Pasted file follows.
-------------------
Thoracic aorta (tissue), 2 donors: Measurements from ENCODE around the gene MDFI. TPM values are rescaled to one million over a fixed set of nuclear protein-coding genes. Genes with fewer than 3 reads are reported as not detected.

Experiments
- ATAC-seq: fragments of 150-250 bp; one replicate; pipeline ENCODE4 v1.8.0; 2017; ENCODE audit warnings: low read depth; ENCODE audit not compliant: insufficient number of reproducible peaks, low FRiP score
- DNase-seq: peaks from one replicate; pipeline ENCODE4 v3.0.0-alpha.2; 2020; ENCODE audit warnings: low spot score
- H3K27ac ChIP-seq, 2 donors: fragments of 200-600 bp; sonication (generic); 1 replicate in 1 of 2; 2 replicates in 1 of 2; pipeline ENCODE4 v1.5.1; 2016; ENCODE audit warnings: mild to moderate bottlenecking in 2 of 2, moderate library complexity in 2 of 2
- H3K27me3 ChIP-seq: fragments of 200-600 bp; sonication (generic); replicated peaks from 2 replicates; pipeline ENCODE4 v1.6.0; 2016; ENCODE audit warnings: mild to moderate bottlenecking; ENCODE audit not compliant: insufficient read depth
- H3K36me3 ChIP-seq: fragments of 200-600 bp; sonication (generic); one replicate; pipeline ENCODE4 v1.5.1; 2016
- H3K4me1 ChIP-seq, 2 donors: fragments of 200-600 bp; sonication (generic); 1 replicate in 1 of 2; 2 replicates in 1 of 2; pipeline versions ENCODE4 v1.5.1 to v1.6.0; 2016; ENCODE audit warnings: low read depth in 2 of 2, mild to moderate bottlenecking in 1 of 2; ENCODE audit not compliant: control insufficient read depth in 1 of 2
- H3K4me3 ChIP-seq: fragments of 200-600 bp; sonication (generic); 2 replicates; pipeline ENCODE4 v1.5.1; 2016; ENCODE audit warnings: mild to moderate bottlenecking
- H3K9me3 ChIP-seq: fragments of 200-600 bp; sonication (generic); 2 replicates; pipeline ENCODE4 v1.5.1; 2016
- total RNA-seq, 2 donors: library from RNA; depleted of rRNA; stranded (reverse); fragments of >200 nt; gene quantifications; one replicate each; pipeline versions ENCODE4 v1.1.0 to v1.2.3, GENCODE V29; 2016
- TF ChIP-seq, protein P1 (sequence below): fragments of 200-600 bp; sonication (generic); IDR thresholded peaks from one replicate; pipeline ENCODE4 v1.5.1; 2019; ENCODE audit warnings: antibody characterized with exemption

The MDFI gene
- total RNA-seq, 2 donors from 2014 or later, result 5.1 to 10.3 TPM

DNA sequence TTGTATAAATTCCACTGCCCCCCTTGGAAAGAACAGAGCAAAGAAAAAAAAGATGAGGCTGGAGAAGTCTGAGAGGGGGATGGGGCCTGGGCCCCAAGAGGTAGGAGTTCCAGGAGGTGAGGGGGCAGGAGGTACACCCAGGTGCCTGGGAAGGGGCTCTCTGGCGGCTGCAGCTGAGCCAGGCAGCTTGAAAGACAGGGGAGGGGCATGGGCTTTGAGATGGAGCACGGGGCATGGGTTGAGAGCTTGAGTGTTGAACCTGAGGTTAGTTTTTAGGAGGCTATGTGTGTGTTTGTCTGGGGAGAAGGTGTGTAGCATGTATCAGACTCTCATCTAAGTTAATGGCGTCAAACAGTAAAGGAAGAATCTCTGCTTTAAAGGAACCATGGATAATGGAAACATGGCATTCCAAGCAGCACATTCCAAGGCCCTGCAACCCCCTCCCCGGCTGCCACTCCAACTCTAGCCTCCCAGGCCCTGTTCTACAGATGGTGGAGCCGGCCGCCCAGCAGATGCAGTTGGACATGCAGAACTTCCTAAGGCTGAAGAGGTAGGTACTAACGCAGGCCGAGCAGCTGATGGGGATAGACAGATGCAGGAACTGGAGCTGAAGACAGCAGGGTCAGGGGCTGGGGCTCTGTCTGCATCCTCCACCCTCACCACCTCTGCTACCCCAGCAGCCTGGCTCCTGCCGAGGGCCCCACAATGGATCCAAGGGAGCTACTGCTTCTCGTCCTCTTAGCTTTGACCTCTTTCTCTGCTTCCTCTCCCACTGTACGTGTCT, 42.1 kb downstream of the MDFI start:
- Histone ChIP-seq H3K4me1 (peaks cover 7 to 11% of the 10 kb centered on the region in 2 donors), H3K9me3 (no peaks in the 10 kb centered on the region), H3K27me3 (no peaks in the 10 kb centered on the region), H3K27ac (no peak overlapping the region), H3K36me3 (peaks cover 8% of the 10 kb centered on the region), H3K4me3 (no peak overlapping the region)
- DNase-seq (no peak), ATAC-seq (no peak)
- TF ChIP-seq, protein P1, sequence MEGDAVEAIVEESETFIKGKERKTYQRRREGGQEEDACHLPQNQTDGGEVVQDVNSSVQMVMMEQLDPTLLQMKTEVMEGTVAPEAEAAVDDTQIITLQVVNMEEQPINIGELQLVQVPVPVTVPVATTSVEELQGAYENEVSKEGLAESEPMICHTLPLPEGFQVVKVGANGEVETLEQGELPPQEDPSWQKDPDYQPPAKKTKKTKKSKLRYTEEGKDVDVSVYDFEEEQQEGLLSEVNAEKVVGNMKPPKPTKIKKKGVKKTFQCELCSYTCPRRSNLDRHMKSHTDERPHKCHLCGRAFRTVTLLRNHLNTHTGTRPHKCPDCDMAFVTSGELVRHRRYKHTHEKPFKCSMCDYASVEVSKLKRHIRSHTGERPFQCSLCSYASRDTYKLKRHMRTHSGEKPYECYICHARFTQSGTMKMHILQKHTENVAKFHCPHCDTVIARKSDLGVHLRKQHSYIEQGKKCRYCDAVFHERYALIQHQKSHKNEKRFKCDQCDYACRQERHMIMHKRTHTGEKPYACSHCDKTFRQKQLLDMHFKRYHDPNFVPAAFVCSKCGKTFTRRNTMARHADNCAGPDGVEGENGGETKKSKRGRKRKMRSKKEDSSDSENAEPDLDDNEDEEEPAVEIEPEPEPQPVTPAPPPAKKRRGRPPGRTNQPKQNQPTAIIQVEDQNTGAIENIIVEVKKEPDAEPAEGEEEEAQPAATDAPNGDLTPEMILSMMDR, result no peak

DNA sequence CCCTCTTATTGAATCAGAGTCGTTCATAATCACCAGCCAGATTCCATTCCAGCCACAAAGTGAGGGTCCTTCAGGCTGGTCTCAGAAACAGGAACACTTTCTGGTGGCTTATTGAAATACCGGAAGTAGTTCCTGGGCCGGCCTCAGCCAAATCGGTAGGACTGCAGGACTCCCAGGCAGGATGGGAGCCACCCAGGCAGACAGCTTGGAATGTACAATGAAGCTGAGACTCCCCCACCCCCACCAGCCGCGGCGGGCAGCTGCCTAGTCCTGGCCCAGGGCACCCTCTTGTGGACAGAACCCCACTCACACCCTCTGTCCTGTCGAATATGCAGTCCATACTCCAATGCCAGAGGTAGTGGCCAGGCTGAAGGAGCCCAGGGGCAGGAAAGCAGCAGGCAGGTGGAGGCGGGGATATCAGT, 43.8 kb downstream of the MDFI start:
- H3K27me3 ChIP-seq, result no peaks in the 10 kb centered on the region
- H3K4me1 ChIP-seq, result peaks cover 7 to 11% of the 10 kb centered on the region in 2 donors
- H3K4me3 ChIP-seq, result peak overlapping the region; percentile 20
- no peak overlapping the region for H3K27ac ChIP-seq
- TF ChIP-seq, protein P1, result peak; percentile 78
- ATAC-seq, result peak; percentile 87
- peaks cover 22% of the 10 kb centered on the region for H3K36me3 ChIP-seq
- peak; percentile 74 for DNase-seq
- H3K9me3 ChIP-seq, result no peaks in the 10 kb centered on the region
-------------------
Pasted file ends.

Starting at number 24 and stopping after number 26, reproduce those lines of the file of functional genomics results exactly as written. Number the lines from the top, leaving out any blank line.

- TF ChIP-seq, protein P1, result peak; percentile 78
- ATAC-seq, result peak; percentile 87
- peaks cover 22% of the 10 kb centered on the region for H3K36me3 ChIP-seq